The comparison, Jeff Blake said, isn’t a comparison.
Whatever bad things might be said about the Arizona Cardinals franchise doesn’t hold up to what he went through in Cincinnati when he played there during the late 1990s, when the practice facility was a “blue tin box” and players worried about “jocks and socks.”
“Compared to what’s it’s like here (in Arizona) now? Night and day,” the Cardinals quarterback said. The two franchises considered the laughingstocks of the NFL meet Sunday at Sun Devil Stadium.
Over the past 10 seasons, no non-expansion NFL teams have been as poor as the Cardinals (a .371 winning percentage) and the Bengals (a .299 winning percentage).
But both organizations made significant strides in the offseason. The Cardinals promoted Rod Graves to vice president of football operations and took a different approach in negotiating contracts and contract extensions.
The Bengals made even more sweeping changes, starting with the hiring of coach Marvin Lewis. The belief exists that both are on the way from no longer being a punch line.
“We have to deal with perceptions more than anyone else does,” Graves said. “But we can get our jobs done.”
The Cardinals are just 2-5, although, said tackle L.J. Shelton, “I think we are going in the right direction.”
Winning over the players is a major part of the battle. Whatever they might say publicly, the players know the reputations of these particular franchises.
“The players have to trust you and not the circumstances,” McGinnis said. “Let them know what you are doing is about now, that they won’t be held
accountable for any past sins five, 10, 15, 20 years ago.”
Lewis was the first coach hired by the Bengals without organizational ties since Forrest Gregg in 1980. More importantly, owner Mike Brown was ready to let Lewis run the show.
“We are inclined to be very strongly guided by his wishes in a number of areas,” Brown said when Lewis was hired.
Since that day, Brown has been virtually invisible.
Lewis fired a strength coach of more than 20 seasons whom the players hated. He dumped nine assistants, including many of Brown’s favorite ex-players. He added scouts to what had been the league’s smallest staff, and he changed 22 of the 53 players from the end of 2002.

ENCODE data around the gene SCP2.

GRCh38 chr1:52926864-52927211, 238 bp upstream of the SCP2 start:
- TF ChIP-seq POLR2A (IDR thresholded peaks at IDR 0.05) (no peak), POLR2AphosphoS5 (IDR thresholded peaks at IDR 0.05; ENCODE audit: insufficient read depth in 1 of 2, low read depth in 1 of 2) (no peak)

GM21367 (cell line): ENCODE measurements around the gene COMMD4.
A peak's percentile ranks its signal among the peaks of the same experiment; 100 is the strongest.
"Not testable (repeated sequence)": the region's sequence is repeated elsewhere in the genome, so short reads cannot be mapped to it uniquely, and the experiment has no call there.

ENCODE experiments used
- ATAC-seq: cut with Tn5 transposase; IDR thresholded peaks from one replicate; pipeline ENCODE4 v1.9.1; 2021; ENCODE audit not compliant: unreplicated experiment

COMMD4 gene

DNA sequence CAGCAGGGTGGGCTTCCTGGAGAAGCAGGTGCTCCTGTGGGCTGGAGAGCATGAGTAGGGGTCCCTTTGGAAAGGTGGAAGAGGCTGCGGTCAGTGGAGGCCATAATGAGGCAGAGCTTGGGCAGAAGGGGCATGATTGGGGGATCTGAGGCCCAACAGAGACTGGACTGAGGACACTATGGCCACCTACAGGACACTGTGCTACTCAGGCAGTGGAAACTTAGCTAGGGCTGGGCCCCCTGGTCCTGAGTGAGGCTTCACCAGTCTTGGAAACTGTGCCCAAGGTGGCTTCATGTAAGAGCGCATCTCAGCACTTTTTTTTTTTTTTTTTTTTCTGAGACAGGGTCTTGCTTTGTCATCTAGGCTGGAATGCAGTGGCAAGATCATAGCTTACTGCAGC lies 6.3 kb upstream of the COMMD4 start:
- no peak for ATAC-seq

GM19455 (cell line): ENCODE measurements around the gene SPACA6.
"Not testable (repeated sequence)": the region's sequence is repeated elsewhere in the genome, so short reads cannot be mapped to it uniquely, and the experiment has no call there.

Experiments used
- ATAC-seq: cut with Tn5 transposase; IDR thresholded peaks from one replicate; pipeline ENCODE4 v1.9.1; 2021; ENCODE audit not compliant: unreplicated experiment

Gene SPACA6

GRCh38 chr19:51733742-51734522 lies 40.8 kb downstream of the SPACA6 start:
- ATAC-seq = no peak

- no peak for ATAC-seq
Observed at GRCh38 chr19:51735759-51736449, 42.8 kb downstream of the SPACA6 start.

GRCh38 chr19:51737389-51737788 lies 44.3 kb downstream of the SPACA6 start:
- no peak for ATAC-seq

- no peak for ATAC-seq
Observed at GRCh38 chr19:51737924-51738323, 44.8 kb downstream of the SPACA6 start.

It has been clear the coach wields the power.
“I don’t know if that was the case in the past but it certainly wasn’t perceived to be the case in the past by the guys in the locker room,” quarterback Jon Kitna said. That, Blake said, is why the Bengals — who are 3-4 — will be an AFC power within the next couple of seasons.
“You bring in a guy from the outside who says ‘Hey, this isn’t the way it’s supposed to be,’ ” Blake said. “ ‘Do it this way or fire me now.’ That’s the mentality you have to have.”
Kitna said Lewis had been insistent on avoiding negativity. Lewis said the perception problem was worse than the real problems.
“I think the biggest thing is coming from the outside in, I realized how good we had things here,” Lewis said. “Maybe because the outside attitude wasn’t that, our players kind of fell into that.”
But Blake recalled little things in Cincinnati, like not getting a per diem for food on road trips or a tiny weight room. Players thought those things hindered their chance to win on Sundays.
Even Kitna said the smaller improvements this season — staying in a hotel the night before home games, snacks after meetings in the hotel — meant a lot.
“I just try to do things the way I know,” Lewis said. Graves is following the same blueprint, taking his time to construct what he believes is the right way to run an organization. Blake, with his knowledge of badly run outfits, said he thought Graves is doing a “heck of a job.” Shelton, perhaps a bit more jaded in five seasons with the team, thinks a playoff berth is necessary before proclaiming organizational health.
But a couple of wins — like the two in a row the Bengals have reeled off — couldn’t hurt.
“There is a confident feeling in the building for the first time since I've been here,” Kitna said.